(Said about a suicide attempt)

Luckily nothing happened, but it was a scare.

Is it natural to use "scare" as shown above? Is it formal/informal? Is it used in both North America and the UK? Is there another word that would be more natural to use here than "scare"? Thank you.

  • In your sentence you do not relate scare to anything, therefore it cannot be correct. – Brad Mar 12 at 3:37

You are mixing things up a little in your use of scare, are you trying to use it as a verb or noun ?

Try modifying your sentence....then select what you are trying to express.

"She threatened to kill herself, luckily nothing happened, but it scared me". (= made me extremely frightened)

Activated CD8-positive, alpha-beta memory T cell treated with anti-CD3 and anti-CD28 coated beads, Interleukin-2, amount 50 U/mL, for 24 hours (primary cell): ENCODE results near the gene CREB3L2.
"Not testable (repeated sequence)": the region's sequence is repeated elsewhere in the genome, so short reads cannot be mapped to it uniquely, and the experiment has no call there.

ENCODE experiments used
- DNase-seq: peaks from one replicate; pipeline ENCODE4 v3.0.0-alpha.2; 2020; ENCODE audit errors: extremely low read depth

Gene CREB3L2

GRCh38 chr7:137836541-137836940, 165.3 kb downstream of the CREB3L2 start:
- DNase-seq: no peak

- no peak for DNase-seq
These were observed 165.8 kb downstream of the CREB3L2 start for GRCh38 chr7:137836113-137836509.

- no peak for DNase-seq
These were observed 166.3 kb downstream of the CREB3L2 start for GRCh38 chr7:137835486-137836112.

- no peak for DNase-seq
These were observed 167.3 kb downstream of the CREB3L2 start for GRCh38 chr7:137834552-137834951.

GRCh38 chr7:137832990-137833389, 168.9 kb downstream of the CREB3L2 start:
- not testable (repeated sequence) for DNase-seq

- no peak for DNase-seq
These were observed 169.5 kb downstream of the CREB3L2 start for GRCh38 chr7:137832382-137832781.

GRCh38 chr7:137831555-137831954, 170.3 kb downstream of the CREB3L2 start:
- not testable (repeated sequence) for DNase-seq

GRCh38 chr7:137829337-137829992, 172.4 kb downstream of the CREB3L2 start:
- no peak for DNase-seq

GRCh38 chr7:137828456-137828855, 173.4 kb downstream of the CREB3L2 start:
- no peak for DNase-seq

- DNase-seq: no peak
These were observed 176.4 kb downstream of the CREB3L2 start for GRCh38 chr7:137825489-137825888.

scare; verb; to (make a person or animal) feel frightened:

He scared me out of my wits (= made me extremely frightened) by driving so fast.

Meeting new people scares me stiff/to death (= makes me extremely nervous and worried).

She scared the hell/life/living daylights out of me (= frightened me very much) when she fell out of the tree.

You gave us a real scare, when you threatened to kill yourself. (= frightened us)

scare: noun: a sudden feeling of fear or worry: I got/had a scare (= I was very worried) when I looked at my bank statement this morning! You gave us a real scare (= frightened us) when you fainted, you know.

Ref CED Scare

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